Effect of Implementing Breastfeeding Promotion Program in Neonatal Intensive Care Unit on Newborn Weight and Breastfeeding Practices

Abeer El Sakka, Mohamed Sami El Shimil, Sara Hamad Ibrahium


Background: Mothers of very low birth weight (VLBW) infants have challenges breastfeeding their infants. Even if not intending to breastfeed, they may be encouraged to do so for short-term to protect their infants. Yet, they need consultation to assist initiation, and maintenance of breastfeeding. The objective of this study was to determine the effect of implementation of Breastfeeding Promotion Program in the Neonatal Intensive Care Unit (NICU) on breastfeeding practices and newborn weight.

Methods: A Breastfeeding Educational Promotion Initiative Program was started in the NICU. Our targets were health care professionals, social workers and staff in the NICU as well as mothers of VLBW infants admitted to the NICU. Forty-six VLBW infants were included in the study. We compared the newborn weight and breastfeeding practices such as number of motherrs visits, and breastfeeding rate at time of discharge from the NICU between two groups. Group A, n = 23, pre-intervention and group B, n = 23, post-intervention.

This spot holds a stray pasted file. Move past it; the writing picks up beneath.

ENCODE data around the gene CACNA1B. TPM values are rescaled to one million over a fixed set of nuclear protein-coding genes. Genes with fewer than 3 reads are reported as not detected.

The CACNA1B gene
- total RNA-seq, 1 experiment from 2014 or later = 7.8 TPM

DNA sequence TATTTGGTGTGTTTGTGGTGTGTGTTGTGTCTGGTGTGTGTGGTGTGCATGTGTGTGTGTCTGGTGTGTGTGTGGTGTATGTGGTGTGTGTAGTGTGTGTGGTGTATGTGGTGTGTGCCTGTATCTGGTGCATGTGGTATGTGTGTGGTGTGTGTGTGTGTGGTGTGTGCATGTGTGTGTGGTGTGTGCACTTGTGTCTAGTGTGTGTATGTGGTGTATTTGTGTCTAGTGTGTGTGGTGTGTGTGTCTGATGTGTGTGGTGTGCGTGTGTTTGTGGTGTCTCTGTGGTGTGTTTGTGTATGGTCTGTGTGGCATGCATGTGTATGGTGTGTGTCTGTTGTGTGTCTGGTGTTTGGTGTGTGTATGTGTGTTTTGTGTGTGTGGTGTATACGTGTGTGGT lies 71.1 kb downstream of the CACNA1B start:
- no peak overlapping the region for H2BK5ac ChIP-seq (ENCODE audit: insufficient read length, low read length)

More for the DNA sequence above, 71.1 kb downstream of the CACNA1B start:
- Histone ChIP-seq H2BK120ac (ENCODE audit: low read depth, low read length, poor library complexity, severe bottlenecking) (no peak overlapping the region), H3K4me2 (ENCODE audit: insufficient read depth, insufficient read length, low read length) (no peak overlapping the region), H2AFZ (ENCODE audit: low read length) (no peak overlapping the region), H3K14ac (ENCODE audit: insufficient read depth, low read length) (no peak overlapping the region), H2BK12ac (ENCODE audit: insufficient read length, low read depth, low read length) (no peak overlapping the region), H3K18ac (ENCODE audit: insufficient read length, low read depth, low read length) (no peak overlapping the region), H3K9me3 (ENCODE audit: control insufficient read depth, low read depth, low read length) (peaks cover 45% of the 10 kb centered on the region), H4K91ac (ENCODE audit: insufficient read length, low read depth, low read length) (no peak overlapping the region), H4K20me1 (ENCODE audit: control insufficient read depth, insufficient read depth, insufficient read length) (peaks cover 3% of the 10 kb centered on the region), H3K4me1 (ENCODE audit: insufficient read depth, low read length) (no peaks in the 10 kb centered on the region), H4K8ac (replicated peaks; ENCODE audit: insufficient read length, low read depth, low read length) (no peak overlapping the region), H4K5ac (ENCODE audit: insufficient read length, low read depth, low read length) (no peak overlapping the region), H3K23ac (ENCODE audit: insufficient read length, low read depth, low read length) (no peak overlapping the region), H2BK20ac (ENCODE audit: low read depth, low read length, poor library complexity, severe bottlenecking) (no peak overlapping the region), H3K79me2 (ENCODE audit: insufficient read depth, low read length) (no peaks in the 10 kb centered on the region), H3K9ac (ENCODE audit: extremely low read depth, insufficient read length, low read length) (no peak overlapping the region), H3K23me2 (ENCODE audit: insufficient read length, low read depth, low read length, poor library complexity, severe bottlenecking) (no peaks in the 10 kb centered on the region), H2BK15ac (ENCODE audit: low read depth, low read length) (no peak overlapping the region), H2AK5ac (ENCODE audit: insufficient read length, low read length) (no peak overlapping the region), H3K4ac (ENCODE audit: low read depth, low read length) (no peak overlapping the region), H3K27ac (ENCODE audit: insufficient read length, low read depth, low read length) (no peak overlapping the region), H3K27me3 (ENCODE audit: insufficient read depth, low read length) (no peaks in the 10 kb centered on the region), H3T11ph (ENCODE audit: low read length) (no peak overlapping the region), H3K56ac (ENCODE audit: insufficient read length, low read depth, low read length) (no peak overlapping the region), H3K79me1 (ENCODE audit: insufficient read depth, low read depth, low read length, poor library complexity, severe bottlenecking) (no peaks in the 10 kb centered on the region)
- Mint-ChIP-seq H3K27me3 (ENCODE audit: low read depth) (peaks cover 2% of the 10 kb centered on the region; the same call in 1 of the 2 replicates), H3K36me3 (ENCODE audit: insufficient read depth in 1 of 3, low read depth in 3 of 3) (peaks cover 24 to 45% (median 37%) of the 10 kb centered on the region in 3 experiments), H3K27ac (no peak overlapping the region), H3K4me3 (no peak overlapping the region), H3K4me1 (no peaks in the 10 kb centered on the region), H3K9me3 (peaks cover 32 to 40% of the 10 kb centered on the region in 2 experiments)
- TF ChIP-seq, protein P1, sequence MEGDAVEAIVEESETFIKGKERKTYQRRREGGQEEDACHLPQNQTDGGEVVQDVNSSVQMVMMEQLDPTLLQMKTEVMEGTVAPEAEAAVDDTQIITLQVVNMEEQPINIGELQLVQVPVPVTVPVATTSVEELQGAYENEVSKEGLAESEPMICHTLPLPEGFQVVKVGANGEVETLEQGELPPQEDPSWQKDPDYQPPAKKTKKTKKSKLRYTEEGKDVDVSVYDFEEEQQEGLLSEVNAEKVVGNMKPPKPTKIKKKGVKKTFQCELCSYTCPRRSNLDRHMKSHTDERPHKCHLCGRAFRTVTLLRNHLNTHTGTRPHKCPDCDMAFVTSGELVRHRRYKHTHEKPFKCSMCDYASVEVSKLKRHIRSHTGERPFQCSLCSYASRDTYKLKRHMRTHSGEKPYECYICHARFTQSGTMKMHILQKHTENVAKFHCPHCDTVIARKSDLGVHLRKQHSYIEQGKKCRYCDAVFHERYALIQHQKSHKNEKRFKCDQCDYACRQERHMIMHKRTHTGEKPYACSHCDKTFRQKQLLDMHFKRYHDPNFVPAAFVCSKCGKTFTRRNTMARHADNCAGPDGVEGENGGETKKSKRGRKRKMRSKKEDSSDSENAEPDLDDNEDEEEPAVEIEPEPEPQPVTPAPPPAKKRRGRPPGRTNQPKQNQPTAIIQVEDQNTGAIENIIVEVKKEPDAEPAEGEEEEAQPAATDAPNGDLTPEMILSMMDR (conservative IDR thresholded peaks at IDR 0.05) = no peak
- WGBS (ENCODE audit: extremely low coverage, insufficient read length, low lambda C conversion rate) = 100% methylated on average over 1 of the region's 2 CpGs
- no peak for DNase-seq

Results: Infants weight at discharge and percentage increase in weight gain were more in group B which showed significant difference (P = 0.02) and (P < 0.01) respectively. Expressed breast milk per day was more in group B with significant difference (P < 0.005). The number of mothers visit and the percentage of breastfeeding at time of discharge were more in group B with highly statistically significant difference (P = 0.001 and 0.0001 respectively).

Conclusion: Implementation of a Breastfeeding Educational Promotion Program in the NICU improved newborn weight gain and breastfeeding practices.

Int J Clin Pediatr. 2014;3(2):40-45
doi: http://dx.doi.org/10.14740/ijcp159w


Breastfeeding; Newborn; Promotion; Education

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